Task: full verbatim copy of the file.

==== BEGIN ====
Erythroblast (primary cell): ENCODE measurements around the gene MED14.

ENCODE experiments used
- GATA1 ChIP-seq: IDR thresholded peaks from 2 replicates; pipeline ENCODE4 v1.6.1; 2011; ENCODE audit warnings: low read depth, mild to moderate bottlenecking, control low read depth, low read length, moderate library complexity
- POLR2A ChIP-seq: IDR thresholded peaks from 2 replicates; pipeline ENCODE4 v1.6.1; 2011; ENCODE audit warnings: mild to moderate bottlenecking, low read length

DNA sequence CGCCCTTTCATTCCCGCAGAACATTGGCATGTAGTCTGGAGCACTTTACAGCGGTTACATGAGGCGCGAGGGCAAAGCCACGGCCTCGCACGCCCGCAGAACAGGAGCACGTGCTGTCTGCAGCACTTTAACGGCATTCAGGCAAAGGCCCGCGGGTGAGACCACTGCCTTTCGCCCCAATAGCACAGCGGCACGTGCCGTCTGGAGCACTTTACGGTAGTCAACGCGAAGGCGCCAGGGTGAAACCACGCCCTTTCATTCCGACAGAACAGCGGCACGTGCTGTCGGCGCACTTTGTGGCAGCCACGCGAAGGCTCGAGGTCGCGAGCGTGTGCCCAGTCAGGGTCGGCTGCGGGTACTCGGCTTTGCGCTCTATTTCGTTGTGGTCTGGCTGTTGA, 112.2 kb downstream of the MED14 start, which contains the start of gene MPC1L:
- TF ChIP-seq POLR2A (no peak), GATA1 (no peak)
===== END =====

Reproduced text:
Erythroblast (primary cell): ENCODE measurements around the gene MED14.

ENCODE experiments used
- GATA1 ChIP-seq: IDR thresholded peaks from 2 replicates; pipeline ENCODE4 v1.6.1; 2011; ENCODE audit warnings: low read depth, mild to moderate bottlenecking, control low read depth, low read length, moderate library complexity
- POLR2A ChIP-seq: IDR thresholded peaks from 2 replicates; pipeline ENCODE4 v1.6.1; 2011; ENCODE audit warnings: mild to moderate bottlenecking, low read length

DNA sequence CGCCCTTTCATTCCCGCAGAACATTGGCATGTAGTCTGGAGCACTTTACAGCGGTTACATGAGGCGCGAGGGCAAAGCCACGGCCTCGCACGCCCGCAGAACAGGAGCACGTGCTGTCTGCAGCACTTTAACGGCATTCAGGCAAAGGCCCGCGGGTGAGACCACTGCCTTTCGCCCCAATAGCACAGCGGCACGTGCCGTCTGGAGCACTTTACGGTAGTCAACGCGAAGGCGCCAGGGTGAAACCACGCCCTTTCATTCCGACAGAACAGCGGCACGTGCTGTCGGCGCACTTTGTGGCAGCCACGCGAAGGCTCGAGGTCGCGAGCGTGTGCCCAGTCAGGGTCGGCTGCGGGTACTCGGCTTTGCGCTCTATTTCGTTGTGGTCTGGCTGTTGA, 112.2 kb downstream of the MED14 start, which contains the start of gene MPC1L:
- TF ChIP-seq POLR2A (no peak), GATA1 (no peak)